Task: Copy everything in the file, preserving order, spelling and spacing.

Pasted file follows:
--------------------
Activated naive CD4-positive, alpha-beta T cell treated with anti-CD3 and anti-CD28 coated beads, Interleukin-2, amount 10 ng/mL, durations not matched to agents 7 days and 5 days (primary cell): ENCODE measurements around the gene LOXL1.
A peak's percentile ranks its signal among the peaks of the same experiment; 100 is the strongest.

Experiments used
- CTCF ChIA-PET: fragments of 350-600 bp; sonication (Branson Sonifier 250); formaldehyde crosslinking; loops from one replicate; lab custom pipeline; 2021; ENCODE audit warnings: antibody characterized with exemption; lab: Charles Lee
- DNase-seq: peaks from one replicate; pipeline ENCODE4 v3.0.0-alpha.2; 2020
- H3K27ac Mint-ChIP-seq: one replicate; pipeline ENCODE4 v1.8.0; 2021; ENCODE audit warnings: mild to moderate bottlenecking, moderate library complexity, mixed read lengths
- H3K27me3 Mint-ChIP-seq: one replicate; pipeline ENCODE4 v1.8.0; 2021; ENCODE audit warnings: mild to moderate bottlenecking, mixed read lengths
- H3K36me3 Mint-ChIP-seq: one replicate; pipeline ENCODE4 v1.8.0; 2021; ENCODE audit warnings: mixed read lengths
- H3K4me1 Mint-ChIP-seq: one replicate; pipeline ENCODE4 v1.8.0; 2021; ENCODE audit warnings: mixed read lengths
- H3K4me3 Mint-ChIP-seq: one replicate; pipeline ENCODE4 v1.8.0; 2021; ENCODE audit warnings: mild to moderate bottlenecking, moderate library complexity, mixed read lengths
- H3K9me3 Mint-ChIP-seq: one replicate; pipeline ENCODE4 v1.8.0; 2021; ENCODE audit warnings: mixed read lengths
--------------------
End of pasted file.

Activated naive CD4-positive, alpha-beta T cell treated with anti-CD3 and anti-CD28 coated beads, Interleukin-2, amount 10 ng/mL, durations not matched to agents 7 days and 5 days (primary cell): ENCODE measurements around the gene LOXL1.
A peak's percentile ranks its signal among the peaks of the same experiment; 100 is the strongest.

Experiments used
- CTCF ChIA-PET: fragments of 350-600 bp; sonication (Branson Sonifier 250); formaldehyde crosslinking; loops from one replicate; lab custom pipeline; 2021; ENCODE audit warnings: antibody characterized with exemption; lab: Charles Lee
- DNase-seq: peaks from one replicate; pipeline ENCODE4 v3.0.0-alpha.2; 2020
- H3K27ac Mint-ChIP-seq: one replicate; pipeline ENCODE4 v1.8.0; 2021; ENCODE audit warnings: mild to moderate bottlenecking, moderate library complexity, mixed read lengths
- H3K27me3 Mint-ChIP-seq: one replicate; pipeline ENCODE4 v1.8.0; 2021; ENCODE audit warnings: mild to moderate bottlenecking, mixed read lengths
- H3K36me3 Mint-ChIP-seq: one replicate; pipeline ENCODE4 v1.8.0; 2021; ENCODE audit warnings: mixed read lengths
- H3K4me1 Mint-ChIP-seq: one replicate; pipeline ENCODE4 v1.8.0; 2021; ENCODE audit warnings: mixed read lengths
- H3K4me3 Mint-ChIP-seq: one replicate; pipeline ENCODE4 v1.8.0; 2021; ENCODE audit warnings: mild to moderate bottlenecking, moderate library complexity, mixed read lengths
- H3K9me3 Mint-ChIP-seq: one replicate; pipeline ENCODE4 v1.8.0; 2021; ENCODE audit warnings: mixed read lengths